- Make a rule that no one mention what foods they don’t like in your home–not even visitors. With a nice smile you can say, “Oh, we don’t talk about what we don’t like here.” Then smile again, so they can feel your genuine love for them and concern about health. Children are highly impressionable and often times won’t even try a new food if they hear that someone else doesn’t like it. Sometimes children even stop eating a previously enjoyed food when they hear that someone else doesn’t like it. Who wants to experience something they think is bad? Confession: my oldest daughter probably didn’t “like” sauerkraut at first because she heard I didn’t. I have repented.
- Tell picky eaters that “everyone grows up and your food preferences and tolerance will expand”. This advice serves adults as well as children well.
- Mingle often with good examples of healthy eating. Children definitely mimic or notice habits of their parents, older siblings, and friends whether they be bad or good. Sauerkraut has been a favorite for two of my babies who barely had teeth. Why? They didn’t know of any social stigma and they didn’t have any psychological aversions to sauerkraut. It was love at first bite for these almost one year old babies and they’ve loved it ever since!
- Only buy food that you want (your family) to eat. If you don’t want a food to enter your child’s mouth, then don’t bring it home. Don’t keep “off limits foods” in the cupboard or pantry or a hidden drawer.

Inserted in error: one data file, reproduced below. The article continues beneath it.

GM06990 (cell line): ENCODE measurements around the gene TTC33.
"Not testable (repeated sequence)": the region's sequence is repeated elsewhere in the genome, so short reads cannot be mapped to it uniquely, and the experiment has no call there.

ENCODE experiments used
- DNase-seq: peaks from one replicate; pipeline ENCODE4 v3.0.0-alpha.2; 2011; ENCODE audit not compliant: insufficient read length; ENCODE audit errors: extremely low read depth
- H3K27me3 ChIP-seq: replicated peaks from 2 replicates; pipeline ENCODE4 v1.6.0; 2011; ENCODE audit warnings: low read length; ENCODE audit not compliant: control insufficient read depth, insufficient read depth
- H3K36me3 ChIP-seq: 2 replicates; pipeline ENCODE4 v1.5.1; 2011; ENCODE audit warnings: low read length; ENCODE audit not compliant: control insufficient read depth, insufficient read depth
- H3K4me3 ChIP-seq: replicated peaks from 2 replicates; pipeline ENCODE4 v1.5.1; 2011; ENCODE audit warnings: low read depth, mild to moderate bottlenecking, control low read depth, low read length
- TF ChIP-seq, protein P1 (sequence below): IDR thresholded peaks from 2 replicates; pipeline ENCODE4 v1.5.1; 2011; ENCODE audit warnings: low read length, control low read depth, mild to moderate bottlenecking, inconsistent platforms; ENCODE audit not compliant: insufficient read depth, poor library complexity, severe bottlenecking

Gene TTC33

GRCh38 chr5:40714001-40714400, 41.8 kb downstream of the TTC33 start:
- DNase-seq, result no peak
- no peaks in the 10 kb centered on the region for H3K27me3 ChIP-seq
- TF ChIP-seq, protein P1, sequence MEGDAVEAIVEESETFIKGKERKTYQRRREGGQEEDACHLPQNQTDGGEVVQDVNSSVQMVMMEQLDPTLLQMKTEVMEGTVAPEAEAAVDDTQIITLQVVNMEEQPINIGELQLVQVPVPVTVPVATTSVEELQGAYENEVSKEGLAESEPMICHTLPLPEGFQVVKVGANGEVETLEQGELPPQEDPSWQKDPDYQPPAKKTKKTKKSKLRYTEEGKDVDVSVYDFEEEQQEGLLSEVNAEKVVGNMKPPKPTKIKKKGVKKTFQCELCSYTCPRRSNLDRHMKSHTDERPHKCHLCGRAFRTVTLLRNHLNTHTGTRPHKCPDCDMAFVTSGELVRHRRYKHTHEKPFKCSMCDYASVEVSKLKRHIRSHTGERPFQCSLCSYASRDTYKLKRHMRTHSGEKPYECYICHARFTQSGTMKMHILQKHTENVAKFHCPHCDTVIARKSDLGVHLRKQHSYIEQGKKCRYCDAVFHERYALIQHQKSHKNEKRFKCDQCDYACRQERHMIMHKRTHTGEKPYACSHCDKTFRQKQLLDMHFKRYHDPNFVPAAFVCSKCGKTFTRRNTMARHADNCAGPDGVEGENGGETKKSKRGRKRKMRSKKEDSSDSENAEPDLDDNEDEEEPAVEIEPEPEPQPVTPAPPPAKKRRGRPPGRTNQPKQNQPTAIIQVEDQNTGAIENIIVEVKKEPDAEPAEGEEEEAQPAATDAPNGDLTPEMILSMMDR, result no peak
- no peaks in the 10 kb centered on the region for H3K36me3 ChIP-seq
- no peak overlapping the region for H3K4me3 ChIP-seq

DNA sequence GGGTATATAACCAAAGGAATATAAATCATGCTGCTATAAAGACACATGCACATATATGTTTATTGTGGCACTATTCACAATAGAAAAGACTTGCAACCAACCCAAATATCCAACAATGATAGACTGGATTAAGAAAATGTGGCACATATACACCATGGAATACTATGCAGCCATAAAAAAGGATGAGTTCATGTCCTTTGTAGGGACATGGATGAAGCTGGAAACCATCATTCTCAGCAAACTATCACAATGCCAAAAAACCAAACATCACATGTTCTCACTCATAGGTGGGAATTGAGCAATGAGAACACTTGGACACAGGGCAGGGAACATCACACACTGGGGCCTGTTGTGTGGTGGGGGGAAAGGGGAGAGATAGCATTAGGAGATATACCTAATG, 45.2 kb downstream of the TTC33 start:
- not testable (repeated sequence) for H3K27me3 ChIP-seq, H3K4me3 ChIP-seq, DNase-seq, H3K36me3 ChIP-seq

- Keep introducing “new” foods. Studies show that oft times we need 11 introductions to any given food item before we like it. This advice is directed at children. However, I know adults will fare well expanding their nutritional horizons and trying even a bite of an unfamiliar (healthy) food any time they can.
Fermented food deserves to be yummy, too. Remember to culture great ingredients like ripe, organic, locally grown fruits and vegetables whenever possible. With the exception of Naturally Leavened Bread, most of the fermented foods I mentioned above are merely ingredients or condiments to be used in or along side other great foods. Here are some ways we enjoy our cultured and fermented foods:
- Kefir milk and rejuvalac go down sweetly in a smoothie.
- Kimchi brings significant spice to Korean dishes with fermented cabbage and carrots.
- Cultured sour cream is great on split pea soup.
- Yogurt makes a great dip or dressing for fruit salad. My kids drizzle yogurt, instead of syrup, on pancakes.
- Tofu sauteed adds to any stir fry or curry dish.
- Sauerkraut tastes great in a sandwich or a wrap, just like a pickle.
- Naturally leavened loaf bread, pitas, bread sticks, pancakes, waffles, cookies, and muffins are amazing! I’m biased. When breads are cultured minimally, they are not sour. I’ll be sending more recipes out in the future.
What did we miss? We love hearing from you. If you’re interested in making your own fermented foods, you can follow the links above or read on. We have been recommending the Perfect Pickler Kit for over 5 years to family, friends, and patients at our clinic. Our own kits still work great.